Finished! (well, sort of)

Most people spend Labour Weekend doing fun stuff, or at least relaxing a bit. I spent it working on my assignment, which is due on Friday.  But it was worth it, because I finished it!  All six thousand and something words (yeah, I may have gone a bit overboard there…)  I even got to spend at least part of today quite pleasantly, because I finished the final draft just before lunch, so I printed it out and headed to a nearby cafe that has a nice outdoor seating area, and spent a couple of hours sitting in the sun there while I proof-read everything and checked my quotes.  Then I zipped back to my office and made the final corrections, so all I need to do now is one more last-minute proof-read, and I’ll probably hand it in tomorrow, with plenty of time to spare before the deadline.

So that’s all the official assessment done for my paper, which theoretically means I can relax for the summer.  Except that we have to give a presentation to the Vanuatu community the weekend after next about the research we’ve been doing (it’s not an official part of the assessment, but it’s considered good form to give feedback to a community when you’ve been researching their language, so it’s part of our training to be good linguistic citizens), so I’ve got to try and work out how to convert all the technical complexities of my assignment into something that will make sense to non-linguists.  Oh, and my lecturer has invited me and one of the other students from the class to have coffee with a visiting academic

(I was just interrupted by a loud crunching noise from outside, which when I went out to investigate turned out to be one of our local boy racers crashing into a tree on the other side of the street.  He’s ok (but looking rather sheepish, and his car is a mess), and a few of the neighbours are looking after him, so I’ve left them to it.  At this rate, there’ll be no trees left on this street…)

Anyway, as I was saying, we’re meeting with a visiting academic tomorrow.  She’s an expert on the semantics of Pacific languages, and as Clare (the other student) and I both did our projects on semantic topics, apparently she’s really interested to hear what we discovered.  Which is exciting, but also a little bit intimidating – I know very little about semantics (despite just writing 6,000 words on the topic!), so I’m scared she’ll either tell me I got it all wrong, or that the interesting discoveries I think I’ve made are actually really obvious and boring.

Plus, the lecturer mentioned that she’s really keen for us all to write up our projects into proper articles and submit them to an academic journal, because so little has been written about Bislama that anything we can add to the literature will be important. (Which is another equally exciting and intimidating prospect!)  So there’s that to start work on too.

And of course I really need to make a start on some reading for my Masters, because I haven’t got a topic yet, and I start in January.

But other than that, I’m finished with study for the year! 🙂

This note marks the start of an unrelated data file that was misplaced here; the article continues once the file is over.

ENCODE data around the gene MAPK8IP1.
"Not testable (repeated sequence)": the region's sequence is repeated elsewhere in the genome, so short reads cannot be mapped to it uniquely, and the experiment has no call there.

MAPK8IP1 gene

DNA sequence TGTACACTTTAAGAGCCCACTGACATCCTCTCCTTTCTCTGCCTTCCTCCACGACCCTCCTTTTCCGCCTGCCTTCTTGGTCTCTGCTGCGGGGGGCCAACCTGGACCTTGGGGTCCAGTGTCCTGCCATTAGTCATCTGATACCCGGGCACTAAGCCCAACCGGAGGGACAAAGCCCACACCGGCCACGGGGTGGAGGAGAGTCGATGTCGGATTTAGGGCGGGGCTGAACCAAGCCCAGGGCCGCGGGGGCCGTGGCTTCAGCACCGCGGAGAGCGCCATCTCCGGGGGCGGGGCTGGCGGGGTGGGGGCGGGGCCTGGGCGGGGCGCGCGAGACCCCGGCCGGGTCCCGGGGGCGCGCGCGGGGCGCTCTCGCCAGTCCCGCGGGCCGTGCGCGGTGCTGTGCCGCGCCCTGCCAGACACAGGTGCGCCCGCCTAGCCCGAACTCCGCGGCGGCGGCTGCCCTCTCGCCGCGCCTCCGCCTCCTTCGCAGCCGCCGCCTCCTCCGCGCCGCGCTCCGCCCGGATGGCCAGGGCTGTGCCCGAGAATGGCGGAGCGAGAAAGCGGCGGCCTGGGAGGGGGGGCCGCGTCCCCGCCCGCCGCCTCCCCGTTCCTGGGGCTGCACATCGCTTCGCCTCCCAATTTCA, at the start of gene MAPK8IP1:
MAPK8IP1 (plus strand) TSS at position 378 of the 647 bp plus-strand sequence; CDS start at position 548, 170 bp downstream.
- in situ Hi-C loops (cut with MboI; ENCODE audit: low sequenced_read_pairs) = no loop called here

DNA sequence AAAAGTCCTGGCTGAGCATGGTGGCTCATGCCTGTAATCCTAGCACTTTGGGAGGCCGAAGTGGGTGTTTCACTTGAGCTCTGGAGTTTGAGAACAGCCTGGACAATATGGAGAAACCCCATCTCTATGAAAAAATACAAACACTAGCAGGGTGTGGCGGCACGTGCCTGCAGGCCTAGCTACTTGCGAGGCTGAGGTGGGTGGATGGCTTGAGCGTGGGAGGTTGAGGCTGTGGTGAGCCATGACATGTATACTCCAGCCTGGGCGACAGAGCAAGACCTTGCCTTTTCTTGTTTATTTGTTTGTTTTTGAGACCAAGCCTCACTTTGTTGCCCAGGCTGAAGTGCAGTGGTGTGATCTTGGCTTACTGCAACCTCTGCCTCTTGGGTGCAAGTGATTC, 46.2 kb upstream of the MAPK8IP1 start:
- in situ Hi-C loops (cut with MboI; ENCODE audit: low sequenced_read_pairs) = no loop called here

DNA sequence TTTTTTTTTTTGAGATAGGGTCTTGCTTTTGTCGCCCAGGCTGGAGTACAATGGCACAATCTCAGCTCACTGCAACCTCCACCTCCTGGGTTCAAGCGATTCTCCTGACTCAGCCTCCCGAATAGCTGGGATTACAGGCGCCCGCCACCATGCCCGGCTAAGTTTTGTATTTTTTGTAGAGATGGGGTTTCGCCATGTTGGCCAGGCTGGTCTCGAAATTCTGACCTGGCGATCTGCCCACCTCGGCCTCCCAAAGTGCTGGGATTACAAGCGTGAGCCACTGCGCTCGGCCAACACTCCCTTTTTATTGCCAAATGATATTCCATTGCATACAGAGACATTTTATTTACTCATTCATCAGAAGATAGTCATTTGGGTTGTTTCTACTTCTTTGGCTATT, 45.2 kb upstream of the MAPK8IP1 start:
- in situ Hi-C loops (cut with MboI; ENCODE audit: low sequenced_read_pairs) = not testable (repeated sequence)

(PS. Ok, maybe I spoke too soon when I said the boy racer was ok, because there’s an ambulance out there now.  Hopefully they just called it as a precaution, though.)

How to lose a sale

Dad was in town yesterday, so I took advantage of having access to a vehicle to go round a few places over on Blenheim Road and investigate wood burners (as my one has been declared too old to live by the dreaded ECAN, so I need to replace it before next winter or face a fine).  All went well at the first place we visited – the guy there was really helpful and gave me lots of good advice, and I left with a stack of brochures and useful information.

At the second place we visited, the woman was equally helpful, and equally forthcoming with advice and brochures.  Except that she directed absolutely everything she said to Dad, not to me.  Even though I was the one who’d approached her and said that I was looking for a log burner, and even though Dad was hanging back letting me do all the talking, she still kept talking to him and ignoring me.  Every time I asked her a question, she’d turn to Dad and tell him the answer!  The single time she directed a comment to me was when she demonstrated a feature on one of the fires and said “We girls like this, because it makes lighting the fire so much easier.” GRRRR.  I’ve just been asking you intelligent questions about kilowatt outputs and clearance requirements, and you somehow think I can’t even figure out how light a fire???

So yeah, guess which company I’ll be buying my new log burner from?

Cat mat

There is a type of tiny quilt that is commonly called a “mug rug”.  Except, in my house apparently it would be more appropriately called a “cat mat”.

“What? It looked comfortable.”

I have decided that Parsnips follows a definite set of rules when deciding whether to sit on something:

Truth condition Probability of cat sitting on
Thing exists 80%
Thing looks marginally more comfortable than surrounding things 90%
Thing contains words which human is trying to read 95%
Thing has a surface which shed fur will adhere to particularly well 100%
Thing has a surface which shed fur will adhere to particularly well, and it’s moulting season 105%
Sitting on Thing will cause human to inhale or ingest cat dander, and have allergic reaction 110%


  1. Where more than one truth condition entails, probabilities are cumulative
  2. Some mathematicians may tell you that it is impossible to have a probability over 100%. Parsnips has never let this stop her.